"If a nonconforming use is discontinued for twelve (12) consecutive months,
such use shall no longer be permitted.". 
	[¶13]  "To qualify for 'nonconforming' or 'grandfathered' status, it
must be shown that the use existed prior to the enactment of the zoning
provisions prohibiting it and that the use was 'actual and substantial.'"  Town
of Orono v. LaPointe, 1997 ME 185, ¶ 13, 698 A.2d 1059, 1062.  In order to
grandfather a nonconforming use, such use must "reflect the nature and
purpose of the use prevailing when the zoning legislation took effect" and
not be "different in quality or character, as well as in degree, from the
original use," or "different in kind in its effect on the neighborhood."  Keith
v. Saco River Corridor Comm'n, 464 A.2d 150 (Me. 1983). 
	[¶14]  Turbat Creek argues that its proposed use of the boathouse for
unlimited overnight stays is grandfathered because such use amounts to a
mere increase in the frequency of use, not a change in the nature or
character of the use.  In Frost v. Lucy, 231 A.2d 441 (Me. 1967), we held
that the prolongation of the operation of a hotel with incidental dining room
service from a period of four months in the summer to a year-round activity
did not amount to a prohibited expansion of a nonconforming use.  See id. at
449.   The principle we relied on is that:
[W]here the original nature and purpose of the enterprise
remain the same, and the nonconforming use is not changed
in character, mere increase in the amount or intensity of the
nonconforming use within the same area does not constitute
an improper expansion or enlargement of such
nonconforming use.
Id. at 448.  	The holding in Frost was divided: we affirmed an injunction
against catering to large parties of nonhotel patrons where the hotel had
historically offered only incidental dining room service to hotel guests and
casual visitors, but vacated that portion of the order enjoining year-round
hotel operations and incidental dining room service.  See id. at 449. 
Because the holding in Frost partially affirmed and partially vacated the
order below, it illustrates how change in the character or quality of a use
differs from mere increase in the frequency or quantity of use.
	[¶15]  Here we have not only an increase in the quantity of overnight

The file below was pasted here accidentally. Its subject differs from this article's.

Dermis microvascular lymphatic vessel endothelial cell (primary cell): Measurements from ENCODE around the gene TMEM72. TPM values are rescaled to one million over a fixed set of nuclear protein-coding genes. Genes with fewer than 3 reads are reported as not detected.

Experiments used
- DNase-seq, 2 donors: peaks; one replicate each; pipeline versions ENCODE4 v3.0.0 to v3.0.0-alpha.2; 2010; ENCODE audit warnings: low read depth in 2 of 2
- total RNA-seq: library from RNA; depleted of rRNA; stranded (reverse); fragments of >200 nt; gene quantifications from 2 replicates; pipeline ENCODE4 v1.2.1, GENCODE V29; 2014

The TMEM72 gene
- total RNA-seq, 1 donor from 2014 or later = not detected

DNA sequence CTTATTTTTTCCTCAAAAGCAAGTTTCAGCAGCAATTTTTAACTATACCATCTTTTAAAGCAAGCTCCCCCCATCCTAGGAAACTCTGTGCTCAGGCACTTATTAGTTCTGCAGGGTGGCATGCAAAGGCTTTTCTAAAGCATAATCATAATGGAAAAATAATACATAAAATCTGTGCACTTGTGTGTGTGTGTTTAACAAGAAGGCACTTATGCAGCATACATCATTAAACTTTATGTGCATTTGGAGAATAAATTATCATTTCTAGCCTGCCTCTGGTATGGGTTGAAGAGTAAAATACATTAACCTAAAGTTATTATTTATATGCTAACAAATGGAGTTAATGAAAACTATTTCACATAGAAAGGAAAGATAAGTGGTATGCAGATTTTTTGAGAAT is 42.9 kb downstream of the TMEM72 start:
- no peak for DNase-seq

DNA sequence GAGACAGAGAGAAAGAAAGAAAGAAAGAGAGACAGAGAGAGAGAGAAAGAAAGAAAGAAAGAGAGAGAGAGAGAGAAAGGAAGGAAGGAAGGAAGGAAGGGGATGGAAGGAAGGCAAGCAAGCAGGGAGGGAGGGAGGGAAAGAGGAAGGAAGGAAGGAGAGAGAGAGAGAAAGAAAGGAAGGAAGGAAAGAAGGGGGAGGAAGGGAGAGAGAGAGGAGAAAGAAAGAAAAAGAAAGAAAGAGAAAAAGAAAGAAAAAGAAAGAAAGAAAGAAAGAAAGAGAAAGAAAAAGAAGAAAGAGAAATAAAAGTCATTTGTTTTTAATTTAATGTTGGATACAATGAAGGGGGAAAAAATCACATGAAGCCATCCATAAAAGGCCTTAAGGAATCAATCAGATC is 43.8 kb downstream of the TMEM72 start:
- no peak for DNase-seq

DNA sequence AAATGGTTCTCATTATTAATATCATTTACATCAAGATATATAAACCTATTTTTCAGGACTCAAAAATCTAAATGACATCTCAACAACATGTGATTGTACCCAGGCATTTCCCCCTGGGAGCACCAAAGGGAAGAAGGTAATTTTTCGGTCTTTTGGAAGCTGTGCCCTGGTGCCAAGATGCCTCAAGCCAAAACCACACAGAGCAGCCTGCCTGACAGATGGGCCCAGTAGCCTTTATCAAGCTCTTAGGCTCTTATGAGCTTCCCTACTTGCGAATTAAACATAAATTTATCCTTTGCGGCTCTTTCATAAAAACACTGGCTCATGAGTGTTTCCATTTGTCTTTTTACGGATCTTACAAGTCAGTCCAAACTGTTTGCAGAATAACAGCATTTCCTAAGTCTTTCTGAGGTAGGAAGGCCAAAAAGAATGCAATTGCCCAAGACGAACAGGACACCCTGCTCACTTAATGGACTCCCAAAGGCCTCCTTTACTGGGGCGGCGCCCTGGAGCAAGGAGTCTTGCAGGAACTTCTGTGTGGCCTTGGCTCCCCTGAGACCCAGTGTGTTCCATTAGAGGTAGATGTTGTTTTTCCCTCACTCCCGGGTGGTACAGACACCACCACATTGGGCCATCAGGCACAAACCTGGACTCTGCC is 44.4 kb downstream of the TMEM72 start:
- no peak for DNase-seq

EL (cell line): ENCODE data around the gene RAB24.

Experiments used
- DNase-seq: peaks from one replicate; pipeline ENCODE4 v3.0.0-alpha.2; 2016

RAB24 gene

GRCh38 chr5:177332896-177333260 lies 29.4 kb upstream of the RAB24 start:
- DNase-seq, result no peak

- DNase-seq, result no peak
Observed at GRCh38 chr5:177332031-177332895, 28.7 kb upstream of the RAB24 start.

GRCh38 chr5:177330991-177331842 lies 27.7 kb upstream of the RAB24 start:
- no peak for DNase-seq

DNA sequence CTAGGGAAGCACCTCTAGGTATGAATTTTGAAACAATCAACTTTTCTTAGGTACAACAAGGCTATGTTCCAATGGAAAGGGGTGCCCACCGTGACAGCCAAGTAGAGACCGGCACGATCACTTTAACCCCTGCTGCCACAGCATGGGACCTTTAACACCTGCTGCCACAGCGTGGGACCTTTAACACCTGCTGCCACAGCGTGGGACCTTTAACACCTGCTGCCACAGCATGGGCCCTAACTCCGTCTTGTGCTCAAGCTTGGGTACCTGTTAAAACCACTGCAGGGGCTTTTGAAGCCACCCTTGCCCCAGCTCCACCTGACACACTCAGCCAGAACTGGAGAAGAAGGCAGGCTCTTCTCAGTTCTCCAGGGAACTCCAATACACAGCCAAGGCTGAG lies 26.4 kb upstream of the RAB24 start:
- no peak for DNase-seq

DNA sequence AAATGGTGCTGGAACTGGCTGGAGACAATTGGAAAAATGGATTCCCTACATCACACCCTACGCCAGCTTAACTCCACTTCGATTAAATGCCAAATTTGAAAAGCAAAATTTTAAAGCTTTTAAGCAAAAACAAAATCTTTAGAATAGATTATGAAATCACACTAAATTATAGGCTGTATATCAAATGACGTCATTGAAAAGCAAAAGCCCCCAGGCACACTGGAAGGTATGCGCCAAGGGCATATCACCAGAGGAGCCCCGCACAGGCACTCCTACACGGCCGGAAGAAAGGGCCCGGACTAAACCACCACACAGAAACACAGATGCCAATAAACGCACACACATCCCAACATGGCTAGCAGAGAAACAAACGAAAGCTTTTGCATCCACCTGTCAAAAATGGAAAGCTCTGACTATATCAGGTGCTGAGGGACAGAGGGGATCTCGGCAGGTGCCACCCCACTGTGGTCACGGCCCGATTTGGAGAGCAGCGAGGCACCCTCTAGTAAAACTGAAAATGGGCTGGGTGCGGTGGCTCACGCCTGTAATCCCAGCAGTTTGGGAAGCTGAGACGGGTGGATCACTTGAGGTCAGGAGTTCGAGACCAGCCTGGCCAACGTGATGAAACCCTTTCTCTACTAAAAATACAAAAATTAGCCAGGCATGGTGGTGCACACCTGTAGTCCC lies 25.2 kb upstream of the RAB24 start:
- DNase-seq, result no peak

stays, but also a change in the quality of the use.  The record supports the
Zoning Board of Appeals's determination that Cohen's usage was far in
excess of the previous "occasional" overnight stays.  Cohen's use of the
structure unequivocally changed from an accessory structure for the
mainland residences to an independent living unit, exclusive of the
mainland residences.  
	[¶16]   With respect to any more limited, occasional overnight usage,
the Ordinance's abandonment clause provides that any nonconforming use
that is discontinued for more than twelve months is lost.  The Board's
findings regarding grandfathering and abandonment are fully supported in
the record.

D.  Estoppel

	[¶17]  The record supports the court's finding that Cohen misled
the code enforcement officer regarding the scope and intended uses of his
proposed improvements to the boathouse.  A town cannot be equitably
estopped from asserting a violation in a particular use of property when the
renovations of the property leading to the use receive town approval based
on misleading information provided by the applicant as to the nature of the
renovations and extent of the intended uses.  
	The entry is:
			Judgment affirmed.

Attorneys for plaintiff: John J. Aromando, Esq., (orally) Matthew D. Manahan, Esq. Pierce Atwood One Monument Square Portland, ME 04101-1110 Attorneys for defendant: Willimam H. Dale, Esq., (orally) Natalie L. Burns, Esq. Jensen Baird Gardner & Henry P O Box 4510 Portland, ME 04112
FOOTNOTES******************************** {1} . This prohibition is in accordance with state law, which requires municipalities to adopt zoning and land use control ordinances meeting minimum guidelines set by the Board of Environmental Protection for the protection and preservation of shoreland areas. See 38 M.R.S.A. §§ 435 & 438-A (1989 & Supp. 1999).